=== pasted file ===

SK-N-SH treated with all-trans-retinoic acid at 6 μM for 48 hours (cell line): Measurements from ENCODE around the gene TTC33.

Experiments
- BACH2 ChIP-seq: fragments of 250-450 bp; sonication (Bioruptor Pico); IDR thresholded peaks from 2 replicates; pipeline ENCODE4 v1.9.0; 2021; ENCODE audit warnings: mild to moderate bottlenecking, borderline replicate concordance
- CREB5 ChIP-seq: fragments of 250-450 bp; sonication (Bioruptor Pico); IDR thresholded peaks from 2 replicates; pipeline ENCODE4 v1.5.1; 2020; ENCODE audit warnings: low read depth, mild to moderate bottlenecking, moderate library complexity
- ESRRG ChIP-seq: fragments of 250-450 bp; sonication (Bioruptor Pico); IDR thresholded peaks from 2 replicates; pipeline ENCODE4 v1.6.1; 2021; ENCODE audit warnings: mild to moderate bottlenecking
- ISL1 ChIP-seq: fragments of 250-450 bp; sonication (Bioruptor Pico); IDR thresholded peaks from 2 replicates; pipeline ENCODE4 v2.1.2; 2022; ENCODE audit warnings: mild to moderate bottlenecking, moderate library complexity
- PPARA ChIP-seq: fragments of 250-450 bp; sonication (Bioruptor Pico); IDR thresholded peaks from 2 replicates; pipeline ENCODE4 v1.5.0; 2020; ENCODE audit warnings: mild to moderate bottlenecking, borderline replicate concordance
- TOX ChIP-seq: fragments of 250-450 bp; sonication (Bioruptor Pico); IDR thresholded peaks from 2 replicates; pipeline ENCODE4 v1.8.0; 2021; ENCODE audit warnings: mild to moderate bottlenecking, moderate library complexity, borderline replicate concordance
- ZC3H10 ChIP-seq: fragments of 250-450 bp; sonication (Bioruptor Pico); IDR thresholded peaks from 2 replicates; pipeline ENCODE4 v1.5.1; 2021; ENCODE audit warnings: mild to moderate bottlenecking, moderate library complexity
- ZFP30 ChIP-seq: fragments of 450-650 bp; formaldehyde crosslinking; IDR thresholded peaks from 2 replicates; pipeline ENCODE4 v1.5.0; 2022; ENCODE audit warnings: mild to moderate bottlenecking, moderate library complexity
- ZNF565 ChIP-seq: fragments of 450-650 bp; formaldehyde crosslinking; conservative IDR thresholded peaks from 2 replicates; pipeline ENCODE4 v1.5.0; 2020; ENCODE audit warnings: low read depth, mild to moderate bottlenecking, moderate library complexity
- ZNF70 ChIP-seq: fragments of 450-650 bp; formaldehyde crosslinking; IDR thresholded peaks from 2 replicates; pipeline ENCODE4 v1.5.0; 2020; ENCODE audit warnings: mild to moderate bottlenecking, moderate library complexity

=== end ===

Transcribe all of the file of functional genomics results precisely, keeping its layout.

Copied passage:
SK-N-SH treated with all-trans-retinoic acid at 6 μM for 48 hours (cell line): Measurements from ENCODE around the gene TTC33.

Experiments
- BACH2 ChIP-seq: fragments of 250-450 bp; sonication (Bioruptor Pico); IDR thresholded peaks from 2 replicates; pipeline ENCODE4 v1.9.0; 2021; ENCODE audit warnings: mild to moderate bottlenecking, borderline replicate concordance
- CREB5 ChIP-seq: fragments of 250-450 bp; sonication (Bioruptor Pico); IDR thresholded peaks from 2 replicates; pipeline ENCODE4 v1.5.1; 2020; ENCODE audit warnings: low read depth, mild to moderate bottlenecking, moderate library complexity
- ESRRG ChIP-seq: fragments of 250-450 bp; sonication (Bioruptor Pico); IDR thresholded peaks from 2 replicates; pipeline ENCODE4 v1.6.1; 2021; ENCODE audit warnings: mild to moderate bottlenecking
- ISL1 ChIP-seq: fragments of 250-450 bp; sonication (Bioruptor Pico); IDR thresholded peaks from 2 replicates; pipeline ENCODE4 v2.1.2; 2022; ENCODE audit warnings: mild to moderate bottlenecking, moderate library complexity
- PPARA ChIP-seq: fragments of 250-450 bp; sonication (Bioruptor Pico); IDR thresholded peaks from 2 replicates; pipeline ENCODE4 v1.5.0; 2020; ENCODE audit warnings: mild to moderate bottlenecking, borderline replicate concordance
- TOX ChIP-seq: fragments of 250-450 bp; sonication (Bioruptor Pico); IDR thresholded peaks from 2 replicates; pipeline ENCODE4 v1.8.0; 2021; ENCODE audit warnings: mild to moderate bottlenecking, moderate library complexity, borderline replicate concordance
- ZC3H10 ChIP-seq: fragments of 250-450 bp; sonication (Bioruptor Pico); IDR thresholded peaks from 2 replicates; pipeline ENCODE4 v1.5.1; 2021; ENCODE audit warnings: mild to moderate bottlenecking, moderate library complexity
- ZFP30 ChIP-seq: fragments of 450-650 bp; formaldehyde crosslinking; IDR thresholded peaks from 2 replicates; pipeline ENCODE4 v1.5.0; 2022; ENCODE audit warnings: mild to moderate bottlenecking, moderate library complexity
- ZNF565 ChIP-seq: fragments of 450-650 bp; formaldehyde crosslinking; conservative IDR thresholded peaks from 2 replicates; pipeline ENCODE4 v1.5.0; 2020; ENCODE audit warnings: low read depth, mild to moderate bottlenecking, moderate library complexity
- ZNF70 ChIP-seq: fragments of 450-650 bp; formaldehyde crosslinking; IDR thresholded peaks from 2 replicates; pipeline ENCODE4 v1.5.0; 2020; ENCODE audit warnings: mild to moderate bottlenecking, moderate library complexity